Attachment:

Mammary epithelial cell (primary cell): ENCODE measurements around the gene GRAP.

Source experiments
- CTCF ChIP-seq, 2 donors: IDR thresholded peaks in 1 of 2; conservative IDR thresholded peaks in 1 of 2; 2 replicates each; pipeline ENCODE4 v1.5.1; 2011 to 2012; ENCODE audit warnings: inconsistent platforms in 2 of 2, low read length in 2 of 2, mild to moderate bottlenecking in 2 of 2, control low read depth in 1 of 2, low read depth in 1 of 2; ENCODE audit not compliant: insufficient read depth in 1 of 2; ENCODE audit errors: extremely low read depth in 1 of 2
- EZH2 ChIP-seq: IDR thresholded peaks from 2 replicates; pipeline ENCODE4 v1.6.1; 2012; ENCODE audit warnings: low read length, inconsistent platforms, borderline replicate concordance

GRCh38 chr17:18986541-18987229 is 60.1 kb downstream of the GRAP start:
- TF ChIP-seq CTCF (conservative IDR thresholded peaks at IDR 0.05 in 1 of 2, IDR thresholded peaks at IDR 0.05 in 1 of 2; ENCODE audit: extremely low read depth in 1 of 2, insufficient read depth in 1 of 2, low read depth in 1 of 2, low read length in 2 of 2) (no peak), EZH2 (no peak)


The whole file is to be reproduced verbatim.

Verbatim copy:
Mammary epithelial cell (primary cell): ENCODE measurements around the gene GRAP.

Source experiments
- CTCF ChIP-seq, 2 donors: IDR thresholded peaks in 1 of 2; conservative IDR thresholded peaks in 1 of 2; 2 replicates each; pipeline ENCODE4 v1.5.1; 2011 to 2012; ENCODE audit warnings: inconsistent platforms in 2 of 2, low read length in 2 of 2, mild to moderate bottlenecking in 2 of 2, control low read depth in 1 of 2, low read depth in 1 of 2; ENCODE audit not compliant: insufficient read depth in 1 of 2; ENCODE audit errors: extremely low read depth in 1 of 2
- EZH2 ChIP-seq: IDR thresholded peaks from 2 replicates; pipeline ENCODE4 v1.6.1; 2012; ENCODE audit warnings: low read length, inconsistent platforms, borderline replicate concordance

GRCh38 chr17:18986541-18987229 is 60.1 kb downstream of the GRAP start:
- TF ChIP-seq CTCF (conservative IDR thresholded peaks at IDR 0.05 in 1 of 2, IDR thresholded peaks at IDR 0.05 in 1 of 2; ENCODE audit: extremely low read depth in 1 of 2, insufficient read depth in 1 of 2, low read depth in 1 of 2, low read length in 2 of 2) (no peak), EZH2 (no peak)